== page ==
Walking through your local town, it’s inevitable you’ll be caught between the faint sound of an old guitar being strummed and an artist taking to the street as if it’s their centre stage. It takes a lot of guts, ambition and talent to put yourself out there and perform in front of people you know, but how much more gut would it take if those folk were complete strangers? People that hadn’t paid to see you, hadn’t asked that you perform for them and would rather not hear your Ed Sheeran covers whilst traipsing around town, desperately trying to shop without a distraction.
When I think of the term ‘busking’ the first image to pop into my head and more than likely your head too, is someone playing their guitar in public. This would not have always been the case as many many years ago street performance took place in various different forms and musicians had to make do with what they had. Though nowadays it is mostly associated with music, busking was previously associated with caricature, mime, dance and live poetry amongst other performances. How things have changed since medieval times, as back then local merchants used to go out of their way to hire buskers to perform outside their businesses as this increased sales and strung attention to their stores. Now, we try to avoid eye contact with buskers so that we don’t feel guilty about not having the energy to dig through our falling apart purse just to throw away our last 10p.
For many artists their journey began on a street corner. One of the most well known examples of this is Tracy Chapman, who sang and played her guitar in Harvard Square, later being spotted by a student at her university whose father owned a major record label, opening many musical doors for the talented young woman. Busking is not a world away to the already famous. You’d think attracting a huge audience in the street would be completely off limits but many artists have taken to public performances just for fun since establishing themselves. The Kooks busked at a Los Angeles intersection in 2008 and more recently, Olly Murs busked undercover earlier this year in Covent Garden for 45 minutes and earned just under £20.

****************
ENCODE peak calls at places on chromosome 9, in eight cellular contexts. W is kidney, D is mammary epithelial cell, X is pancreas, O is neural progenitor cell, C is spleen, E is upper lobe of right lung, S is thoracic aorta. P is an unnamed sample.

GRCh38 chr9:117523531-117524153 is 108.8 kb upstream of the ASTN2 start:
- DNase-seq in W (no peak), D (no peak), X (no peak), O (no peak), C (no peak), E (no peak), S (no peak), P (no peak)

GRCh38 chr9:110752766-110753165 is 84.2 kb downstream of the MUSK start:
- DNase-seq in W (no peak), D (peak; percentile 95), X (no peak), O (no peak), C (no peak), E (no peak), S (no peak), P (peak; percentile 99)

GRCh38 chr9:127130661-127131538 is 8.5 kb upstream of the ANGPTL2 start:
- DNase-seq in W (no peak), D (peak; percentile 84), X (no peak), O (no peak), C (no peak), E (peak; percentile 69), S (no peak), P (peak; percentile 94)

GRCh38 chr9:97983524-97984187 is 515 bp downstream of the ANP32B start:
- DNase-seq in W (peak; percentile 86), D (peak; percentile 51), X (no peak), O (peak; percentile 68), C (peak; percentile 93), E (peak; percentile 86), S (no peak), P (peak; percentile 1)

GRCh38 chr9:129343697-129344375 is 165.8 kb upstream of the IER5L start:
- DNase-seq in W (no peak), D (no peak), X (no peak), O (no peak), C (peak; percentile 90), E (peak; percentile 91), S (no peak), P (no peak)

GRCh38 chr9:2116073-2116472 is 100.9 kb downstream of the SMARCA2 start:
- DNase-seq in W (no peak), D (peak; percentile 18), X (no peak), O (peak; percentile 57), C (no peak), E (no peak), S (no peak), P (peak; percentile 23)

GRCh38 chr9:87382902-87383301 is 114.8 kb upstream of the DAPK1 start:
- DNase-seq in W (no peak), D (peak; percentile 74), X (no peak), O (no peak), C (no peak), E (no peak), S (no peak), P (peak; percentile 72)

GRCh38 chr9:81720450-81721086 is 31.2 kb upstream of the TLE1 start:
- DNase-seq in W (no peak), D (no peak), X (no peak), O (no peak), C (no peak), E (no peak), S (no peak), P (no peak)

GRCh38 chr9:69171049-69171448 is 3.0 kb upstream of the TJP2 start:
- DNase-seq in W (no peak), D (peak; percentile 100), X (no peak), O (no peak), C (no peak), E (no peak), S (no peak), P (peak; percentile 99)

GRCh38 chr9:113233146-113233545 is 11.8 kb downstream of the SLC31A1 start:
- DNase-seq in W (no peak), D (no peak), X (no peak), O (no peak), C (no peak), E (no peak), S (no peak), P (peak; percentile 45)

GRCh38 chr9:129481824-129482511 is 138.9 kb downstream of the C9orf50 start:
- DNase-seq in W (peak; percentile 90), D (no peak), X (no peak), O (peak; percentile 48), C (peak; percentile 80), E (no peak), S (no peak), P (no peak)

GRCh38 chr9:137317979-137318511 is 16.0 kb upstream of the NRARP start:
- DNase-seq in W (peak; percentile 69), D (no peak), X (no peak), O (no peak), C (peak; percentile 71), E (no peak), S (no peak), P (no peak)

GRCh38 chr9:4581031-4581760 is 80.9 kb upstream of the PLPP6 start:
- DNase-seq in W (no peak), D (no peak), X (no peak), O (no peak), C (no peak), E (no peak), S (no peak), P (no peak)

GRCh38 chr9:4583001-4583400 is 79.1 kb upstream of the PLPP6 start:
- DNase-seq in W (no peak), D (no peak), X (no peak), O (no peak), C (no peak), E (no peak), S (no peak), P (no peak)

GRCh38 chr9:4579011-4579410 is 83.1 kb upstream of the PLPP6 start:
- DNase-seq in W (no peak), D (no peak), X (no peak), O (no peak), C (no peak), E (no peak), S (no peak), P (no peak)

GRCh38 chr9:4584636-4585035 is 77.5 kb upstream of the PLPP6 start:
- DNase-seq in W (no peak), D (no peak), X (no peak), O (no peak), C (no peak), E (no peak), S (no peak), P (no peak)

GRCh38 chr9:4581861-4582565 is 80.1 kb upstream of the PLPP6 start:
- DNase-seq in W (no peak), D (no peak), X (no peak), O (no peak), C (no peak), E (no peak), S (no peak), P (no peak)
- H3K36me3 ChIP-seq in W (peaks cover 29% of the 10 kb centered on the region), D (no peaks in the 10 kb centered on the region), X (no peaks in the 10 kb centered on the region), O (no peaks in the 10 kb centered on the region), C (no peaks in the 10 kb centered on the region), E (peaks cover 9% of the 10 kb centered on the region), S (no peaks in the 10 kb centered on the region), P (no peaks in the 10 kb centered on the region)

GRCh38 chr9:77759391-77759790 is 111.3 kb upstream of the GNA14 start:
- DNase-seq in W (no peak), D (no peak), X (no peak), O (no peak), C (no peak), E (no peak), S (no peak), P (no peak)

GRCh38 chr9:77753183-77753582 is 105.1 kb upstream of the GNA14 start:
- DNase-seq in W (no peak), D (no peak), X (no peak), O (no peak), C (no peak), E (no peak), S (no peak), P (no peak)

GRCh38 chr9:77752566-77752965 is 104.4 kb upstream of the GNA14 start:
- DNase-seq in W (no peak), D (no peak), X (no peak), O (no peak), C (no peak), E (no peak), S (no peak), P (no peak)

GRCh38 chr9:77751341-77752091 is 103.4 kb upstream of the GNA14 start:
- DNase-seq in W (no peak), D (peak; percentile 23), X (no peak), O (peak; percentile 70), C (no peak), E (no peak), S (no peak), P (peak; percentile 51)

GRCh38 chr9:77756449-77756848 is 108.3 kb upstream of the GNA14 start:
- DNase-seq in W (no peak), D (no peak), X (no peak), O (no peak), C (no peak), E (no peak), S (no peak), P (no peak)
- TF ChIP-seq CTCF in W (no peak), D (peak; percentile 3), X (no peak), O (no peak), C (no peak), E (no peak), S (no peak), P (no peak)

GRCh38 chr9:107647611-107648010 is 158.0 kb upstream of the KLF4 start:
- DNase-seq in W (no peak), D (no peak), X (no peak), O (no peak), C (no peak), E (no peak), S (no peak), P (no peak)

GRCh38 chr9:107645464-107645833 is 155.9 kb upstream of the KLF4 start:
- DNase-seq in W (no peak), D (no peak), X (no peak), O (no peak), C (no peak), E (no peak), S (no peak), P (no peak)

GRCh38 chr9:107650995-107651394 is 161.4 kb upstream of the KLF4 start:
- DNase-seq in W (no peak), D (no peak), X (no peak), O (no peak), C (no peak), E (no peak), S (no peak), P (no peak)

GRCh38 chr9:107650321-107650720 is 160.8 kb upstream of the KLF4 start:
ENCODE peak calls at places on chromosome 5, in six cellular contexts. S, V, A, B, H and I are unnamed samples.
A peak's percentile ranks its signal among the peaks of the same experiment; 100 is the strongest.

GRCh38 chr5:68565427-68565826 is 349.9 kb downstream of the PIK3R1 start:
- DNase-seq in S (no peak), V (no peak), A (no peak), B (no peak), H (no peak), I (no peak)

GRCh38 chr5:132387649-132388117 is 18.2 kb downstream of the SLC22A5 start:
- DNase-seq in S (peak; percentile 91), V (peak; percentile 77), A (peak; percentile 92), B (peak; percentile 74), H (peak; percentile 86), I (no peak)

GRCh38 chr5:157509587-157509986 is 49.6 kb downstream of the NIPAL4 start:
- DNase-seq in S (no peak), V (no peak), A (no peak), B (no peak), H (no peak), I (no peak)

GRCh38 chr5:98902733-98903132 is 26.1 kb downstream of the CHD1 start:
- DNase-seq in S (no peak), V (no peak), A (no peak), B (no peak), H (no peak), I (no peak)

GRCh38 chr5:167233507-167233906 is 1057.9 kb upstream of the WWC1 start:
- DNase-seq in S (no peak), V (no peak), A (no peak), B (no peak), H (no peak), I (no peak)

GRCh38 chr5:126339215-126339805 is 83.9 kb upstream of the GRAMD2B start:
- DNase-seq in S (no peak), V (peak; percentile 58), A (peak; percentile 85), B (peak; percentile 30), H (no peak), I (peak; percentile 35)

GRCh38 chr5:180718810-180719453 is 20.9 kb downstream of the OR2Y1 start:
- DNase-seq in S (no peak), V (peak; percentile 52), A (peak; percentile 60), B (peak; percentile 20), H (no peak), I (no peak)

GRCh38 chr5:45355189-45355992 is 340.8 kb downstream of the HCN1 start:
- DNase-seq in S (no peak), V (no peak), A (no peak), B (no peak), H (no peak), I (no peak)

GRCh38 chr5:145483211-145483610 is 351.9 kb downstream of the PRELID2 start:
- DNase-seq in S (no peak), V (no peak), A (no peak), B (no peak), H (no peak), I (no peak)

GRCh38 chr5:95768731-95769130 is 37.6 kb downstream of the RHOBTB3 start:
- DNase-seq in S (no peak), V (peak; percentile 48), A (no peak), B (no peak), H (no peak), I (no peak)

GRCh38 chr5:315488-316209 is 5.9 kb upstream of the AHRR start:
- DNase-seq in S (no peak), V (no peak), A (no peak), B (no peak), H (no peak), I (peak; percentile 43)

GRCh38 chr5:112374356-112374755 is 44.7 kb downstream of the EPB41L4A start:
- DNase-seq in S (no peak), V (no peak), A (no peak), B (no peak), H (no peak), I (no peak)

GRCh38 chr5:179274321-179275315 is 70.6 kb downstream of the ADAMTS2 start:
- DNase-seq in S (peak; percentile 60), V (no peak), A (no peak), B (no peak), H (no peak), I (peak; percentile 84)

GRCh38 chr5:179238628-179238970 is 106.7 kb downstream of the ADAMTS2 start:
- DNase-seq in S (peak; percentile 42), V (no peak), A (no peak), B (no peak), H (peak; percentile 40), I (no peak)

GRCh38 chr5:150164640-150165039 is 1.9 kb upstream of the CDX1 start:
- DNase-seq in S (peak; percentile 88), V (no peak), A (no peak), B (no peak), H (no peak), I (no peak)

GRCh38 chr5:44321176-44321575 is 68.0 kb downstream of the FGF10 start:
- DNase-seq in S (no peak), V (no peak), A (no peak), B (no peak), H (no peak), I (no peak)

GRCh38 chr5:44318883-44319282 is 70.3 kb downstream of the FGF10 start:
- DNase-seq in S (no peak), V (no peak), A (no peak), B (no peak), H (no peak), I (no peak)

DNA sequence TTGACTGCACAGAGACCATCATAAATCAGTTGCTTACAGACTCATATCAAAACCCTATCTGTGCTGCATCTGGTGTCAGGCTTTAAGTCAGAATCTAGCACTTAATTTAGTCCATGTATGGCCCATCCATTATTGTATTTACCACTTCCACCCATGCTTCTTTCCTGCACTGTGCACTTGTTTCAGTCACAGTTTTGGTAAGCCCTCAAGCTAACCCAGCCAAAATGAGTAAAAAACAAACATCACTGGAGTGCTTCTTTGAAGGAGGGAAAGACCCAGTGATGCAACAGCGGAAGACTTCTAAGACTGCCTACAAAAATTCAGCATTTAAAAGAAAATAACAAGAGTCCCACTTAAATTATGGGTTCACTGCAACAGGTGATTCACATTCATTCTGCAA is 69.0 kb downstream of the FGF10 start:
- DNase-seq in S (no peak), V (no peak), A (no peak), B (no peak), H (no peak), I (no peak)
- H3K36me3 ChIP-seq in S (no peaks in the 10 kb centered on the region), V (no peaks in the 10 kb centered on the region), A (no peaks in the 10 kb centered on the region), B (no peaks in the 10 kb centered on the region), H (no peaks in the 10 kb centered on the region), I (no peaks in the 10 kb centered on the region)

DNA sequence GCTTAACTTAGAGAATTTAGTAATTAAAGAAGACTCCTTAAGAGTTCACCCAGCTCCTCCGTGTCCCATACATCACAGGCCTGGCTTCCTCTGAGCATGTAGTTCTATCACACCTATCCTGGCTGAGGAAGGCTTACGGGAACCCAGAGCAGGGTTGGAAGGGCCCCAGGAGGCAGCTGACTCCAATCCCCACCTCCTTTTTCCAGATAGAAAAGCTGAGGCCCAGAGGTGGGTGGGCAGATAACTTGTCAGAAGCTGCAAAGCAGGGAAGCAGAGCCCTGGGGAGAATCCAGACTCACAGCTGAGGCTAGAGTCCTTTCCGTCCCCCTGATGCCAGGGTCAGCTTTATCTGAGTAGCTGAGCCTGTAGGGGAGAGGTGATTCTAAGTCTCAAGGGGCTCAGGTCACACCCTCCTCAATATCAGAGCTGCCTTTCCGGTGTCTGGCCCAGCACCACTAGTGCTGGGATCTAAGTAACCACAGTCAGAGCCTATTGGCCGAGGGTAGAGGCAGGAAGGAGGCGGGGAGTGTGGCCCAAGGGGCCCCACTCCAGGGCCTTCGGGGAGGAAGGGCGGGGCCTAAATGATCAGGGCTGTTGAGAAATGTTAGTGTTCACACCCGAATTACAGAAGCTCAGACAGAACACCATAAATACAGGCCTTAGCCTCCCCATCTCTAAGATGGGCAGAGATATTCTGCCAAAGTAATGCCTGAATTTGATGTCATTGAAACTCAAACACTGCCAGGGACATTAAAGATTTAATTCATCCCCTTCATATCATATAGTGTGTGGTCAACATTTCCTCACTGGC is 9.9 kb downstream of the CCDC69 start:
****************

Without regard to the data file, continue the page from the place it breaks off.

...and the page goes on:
Musician Ray Wilson who has recently made a name for himself in America after the release of his debut album Troubadour earlier this year, has never taken part in busking but says he would like to experience it one day. “It has so many elements of basic human connection.” Something we all overlook with busking could be the simplicity of it. Dusting off an old guitar and just singing. No autotune, no fabrication, no extension of income. This is why we should support buskers. They’re pure and the deep dark depths of the constantly changing, throat-grabbing youmustbeperfect music industry hasn’t got to them yet. Wilson says he always makes sure to recognise buskers and let them know that they’re appreciated. “I always stop and give them my attention and applause. If I have any cash or change it’s theirs.” When asked if he felt buskers held any particular stereotypes in society, Wilson says that he personally doesn’t make assumptions but noted, “society as a whole lumps them in the ‘undesirable’ category.” and recommends watching Amanda Palmer’s YouTube video on her story as a street performer.
But how do buskers themselves see it? Do we make unfair assumptions as to why someone would busk? Daryl-paul Anderson began busking around Crawley, West Sussex at age 26 and says he does it for the extra income and to test out his new music. “I busk to try out new songs to see if they work and to be tipped whilst practising. I’m an artist and musician by trade so it’s good to get some extra income.”
Buskers are upcoming artists. They’re artists with potential that are known to be robbed, abused and even heckled by the general public. Buskers are future artists with enough potential in their pocket that it’s worth parting with your last 10p.
Words by Zara Rowden